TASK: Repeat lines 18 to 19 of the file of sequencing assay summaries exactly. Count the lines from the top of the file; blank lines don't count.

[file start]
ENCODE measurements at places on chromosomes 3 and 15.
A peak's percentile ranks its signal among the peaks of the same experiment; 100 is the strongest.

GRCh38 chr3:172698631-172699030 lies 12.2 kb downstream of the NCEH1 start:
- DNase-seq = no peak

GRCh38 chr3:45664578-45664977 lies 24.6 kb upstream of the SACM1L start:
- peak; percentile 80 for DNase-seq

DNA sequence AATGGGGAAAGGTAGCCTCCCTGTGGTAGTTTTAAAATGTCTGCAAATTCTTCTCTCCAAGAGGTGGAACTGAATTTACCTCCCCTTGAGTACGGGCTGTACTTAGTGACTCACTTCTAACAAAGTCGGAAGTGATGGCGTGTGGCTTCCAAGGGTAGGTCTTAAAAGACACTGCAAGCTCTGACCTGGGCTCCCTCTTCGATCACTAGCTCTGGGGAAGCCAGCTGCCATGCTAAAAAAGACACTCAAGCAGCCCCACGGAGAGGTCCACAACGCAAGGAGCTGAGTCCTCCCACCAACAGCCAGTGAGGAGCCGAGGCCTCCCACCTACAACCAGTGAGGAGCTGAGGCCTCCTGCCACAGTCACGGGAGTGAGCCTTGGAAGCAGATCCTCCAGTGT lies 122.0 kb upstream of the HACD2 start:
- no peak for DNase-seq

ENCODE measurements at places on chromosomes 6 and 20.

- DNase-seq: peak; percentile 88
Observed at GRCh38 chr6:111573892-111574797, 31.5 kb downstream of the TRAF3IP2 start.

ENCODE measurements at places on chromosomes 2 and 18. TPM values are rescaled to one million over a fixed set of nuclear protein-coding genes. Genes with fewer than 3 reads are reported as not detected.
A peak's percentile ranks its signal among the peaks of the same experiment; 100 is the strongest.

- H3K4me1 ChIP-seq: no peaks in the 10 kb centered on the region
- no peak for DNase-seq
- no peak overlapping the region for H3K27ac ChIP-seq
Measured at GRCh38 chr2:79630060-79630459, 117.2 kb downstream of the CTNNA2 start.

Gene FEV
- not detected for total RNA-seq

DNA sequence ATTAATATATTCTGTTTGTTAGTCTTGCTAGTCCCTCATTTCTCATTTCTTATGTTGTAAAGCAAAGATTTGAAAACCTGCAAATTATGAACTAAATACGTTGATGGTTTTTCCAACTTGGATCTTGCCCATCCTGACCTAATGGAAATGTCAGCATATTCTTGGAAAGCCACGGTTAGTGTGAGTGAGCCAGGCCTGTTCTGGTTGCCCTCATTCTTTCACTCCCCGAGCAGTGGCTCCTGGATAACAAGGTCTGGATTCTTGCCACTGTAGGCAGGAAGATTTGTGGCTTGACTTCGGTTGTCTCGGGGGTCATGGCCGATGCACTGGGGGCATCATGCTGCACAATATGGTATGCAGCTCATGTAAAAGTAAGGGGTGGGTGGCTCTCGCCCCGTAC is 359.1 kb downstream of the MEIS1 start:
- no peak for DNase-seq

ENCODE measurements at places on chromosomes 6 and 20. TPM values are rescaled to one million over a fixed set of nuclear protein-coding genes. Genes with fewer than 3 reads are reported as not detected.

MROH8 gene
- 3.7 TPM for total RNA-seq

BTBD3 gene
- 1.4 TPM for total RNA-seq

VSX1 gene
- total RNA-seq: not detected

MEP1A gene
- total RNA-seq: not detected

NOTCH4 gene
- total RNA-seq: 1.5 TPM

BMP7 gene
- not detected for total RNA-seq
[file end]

Gene FEV
- not detected for total RNA-seq